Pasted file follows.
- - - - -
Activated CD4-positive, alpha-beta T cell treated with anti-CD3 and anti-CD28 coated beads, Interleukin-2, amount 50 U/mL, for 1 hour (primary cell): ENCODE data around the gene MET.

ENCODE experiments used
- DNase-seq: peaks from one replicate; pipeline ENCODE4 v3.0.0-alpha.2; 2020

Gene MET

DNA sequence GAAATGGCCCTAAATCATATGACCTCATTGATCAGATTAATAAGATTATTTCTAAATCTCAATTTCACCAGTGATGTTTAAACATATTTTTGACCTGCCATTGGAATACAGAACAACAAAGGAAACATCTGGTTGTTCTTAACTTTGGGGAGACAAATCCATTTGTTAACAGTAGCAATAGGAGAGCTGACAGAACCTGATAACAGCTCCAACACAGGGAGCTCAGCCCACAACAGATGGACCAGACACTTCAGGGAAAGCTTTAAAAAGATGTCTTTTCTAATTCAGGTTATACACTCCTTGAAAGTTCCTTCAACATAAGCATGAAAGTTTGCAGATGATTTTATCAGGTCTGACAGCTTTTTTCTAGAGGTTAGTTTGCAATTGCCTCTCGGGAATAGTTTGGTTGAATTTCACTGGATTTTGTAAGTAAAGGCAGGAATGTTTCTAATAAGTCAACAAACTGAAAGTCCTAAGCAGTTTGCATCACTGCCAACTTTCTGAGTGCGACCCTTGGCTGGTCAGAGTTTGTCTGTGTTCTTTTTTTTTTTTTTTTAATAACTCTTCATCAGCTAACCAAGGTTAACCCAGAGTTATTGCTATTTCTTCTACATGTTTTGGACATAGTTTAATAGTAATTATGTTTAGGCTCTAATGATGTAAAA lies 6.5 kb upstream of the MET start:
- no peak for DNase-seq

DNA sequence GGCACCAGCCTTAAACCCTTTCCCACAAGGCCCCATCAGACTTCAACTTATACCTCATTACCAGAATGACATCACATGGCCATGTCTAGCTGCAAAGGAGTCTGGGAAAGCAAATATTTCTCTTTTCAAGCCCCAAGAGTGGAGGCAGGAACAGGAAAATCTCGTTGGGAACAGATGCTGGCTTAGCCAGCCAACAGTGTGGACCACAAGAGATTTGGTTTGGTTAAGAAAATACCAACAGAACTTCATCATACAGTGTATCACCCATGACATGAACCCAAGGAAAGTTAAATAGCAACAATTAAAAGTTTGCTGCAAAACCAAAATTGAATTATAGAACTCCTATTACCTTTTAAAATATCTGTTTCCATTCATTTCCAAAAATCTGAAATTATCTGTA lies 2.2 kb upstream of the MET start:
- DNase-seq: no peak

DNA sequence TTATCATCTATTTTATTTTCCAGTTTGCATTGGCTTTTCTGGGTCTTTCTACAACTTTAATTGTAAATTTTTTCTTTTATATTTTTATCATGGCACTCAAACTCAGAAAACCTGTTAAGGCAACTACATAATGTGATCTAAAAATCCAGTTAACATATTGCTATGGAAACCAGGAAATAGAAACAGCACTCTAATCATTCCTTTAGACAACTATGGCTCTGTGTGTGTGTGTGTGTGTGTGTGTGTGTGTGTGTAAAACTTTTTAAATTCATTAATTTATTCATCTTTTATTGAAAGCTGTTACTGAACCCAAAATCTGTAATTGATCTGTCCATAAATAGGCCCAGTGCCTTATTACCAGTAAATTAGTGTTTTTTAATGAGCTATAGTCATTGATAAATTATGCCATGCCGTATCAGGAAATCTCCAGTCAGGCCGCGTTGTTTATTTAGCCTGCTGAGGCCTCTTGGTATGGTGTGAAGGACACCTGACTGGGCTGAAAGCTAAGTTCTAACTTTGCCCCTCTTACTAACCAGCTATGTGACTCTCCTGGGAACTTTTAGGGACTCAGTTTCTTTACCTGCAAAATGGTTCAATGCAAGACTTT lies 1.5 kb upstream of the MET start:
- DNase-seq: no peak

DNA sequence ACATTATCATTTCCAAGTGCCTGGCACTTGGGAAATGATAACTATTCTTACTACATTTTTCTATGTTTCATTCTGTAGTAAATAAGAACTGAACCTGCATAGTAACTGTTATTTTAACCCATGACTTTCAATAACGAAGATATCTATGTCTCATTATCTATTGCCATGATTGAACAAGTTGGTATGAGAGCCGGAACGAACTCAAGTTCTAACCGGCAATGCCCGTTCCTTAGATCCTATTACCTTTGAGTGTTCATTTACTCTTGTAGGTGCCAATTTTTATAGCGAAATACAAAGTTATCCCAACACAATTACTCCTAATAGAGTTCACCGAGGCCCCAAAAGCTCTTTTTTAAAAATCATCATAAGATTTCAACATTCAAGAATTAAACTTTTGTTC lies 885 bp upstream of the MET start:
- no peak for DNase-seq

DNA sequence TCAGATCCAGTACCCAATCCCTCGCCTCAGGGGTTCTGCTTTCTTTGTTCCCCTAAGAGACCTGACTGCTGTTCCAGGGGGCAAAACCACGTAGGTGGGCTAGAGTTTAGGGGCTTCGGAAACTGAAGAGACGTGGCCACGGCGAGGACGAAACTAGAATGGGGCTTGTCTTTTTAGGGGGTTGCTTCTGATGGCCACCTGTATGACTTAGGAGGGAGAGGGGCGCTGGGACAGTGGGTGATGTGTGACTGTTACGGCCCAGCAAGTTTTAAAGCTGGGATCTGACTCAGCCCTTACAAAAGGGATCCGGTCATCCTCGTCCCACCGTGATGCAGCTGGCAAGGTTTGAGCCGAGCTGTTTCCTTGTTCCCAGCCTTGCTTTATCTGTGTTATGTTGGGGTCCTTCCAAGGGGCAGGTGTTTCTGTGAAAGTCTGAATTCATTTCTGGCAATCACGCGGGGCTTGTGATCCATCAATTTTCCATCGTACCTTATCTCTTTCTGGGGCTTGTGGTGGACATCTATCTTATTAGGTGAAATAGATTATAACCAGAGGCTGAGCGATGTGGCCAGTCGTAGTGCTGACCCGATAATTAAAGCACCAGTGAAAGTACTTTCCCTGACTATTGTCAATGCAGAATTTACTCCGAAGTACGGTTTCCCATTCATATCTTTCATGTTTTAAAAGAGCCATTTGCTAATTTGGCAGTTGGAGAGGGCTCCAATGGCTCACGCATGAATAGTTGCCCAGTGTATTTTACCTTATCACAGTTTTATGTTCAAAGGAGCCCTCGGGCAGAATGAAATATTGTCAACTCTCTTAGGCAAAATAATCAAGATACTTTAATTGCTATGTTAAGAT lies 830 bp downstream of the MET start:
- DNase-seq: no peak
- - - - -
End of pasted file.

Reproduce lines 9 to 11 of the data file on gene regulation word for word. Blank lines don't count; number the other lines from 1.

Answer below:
DNA sequence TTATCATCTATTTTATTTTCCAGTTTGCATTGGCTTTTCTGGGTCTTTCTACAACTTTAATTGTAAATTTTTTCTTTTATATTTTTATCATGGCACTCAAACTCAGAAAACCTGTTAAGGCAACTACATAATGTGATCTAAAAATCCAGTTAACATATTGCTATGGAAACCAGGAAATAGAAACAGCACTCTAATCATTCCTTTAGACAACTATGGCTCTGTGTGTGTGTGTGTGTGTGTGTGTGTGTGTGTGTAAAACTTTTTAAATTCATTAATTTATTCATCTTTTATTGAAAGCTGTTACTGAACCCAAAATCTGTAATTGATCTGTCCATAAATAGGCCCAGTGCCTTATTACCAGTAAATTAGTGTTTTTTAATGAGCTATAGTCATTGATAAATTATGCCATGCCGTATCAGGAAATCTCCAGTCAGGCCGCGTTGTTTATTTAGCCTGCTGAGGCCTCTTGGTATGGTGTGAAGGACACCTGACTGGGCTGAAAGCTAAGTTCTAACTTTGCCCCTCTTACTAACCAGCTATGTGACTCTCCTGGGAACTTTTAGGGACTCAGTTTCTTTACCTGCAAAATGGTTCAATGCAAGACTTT lies 1.5 kb upstream of the MET start:
- DNase-seq: no peak

DNA sequence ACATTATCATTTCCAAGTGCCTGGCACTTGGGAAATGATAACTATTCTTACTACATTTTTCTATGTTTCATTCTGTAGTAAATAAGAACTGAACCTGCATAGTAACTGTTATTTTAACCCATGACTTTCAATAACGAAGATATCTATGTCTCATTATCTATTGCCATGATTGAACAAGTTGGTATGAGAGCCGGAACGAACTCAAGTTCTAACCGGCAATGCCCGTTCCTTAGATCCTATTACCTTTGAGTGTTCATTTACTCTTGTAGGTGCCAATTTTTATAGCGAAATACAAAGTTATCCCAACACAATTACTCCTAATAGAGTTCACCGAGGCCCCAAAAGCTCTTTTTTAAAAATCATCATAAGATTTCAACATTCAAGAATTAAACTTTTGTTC lies 885 bp upstream of the MET start: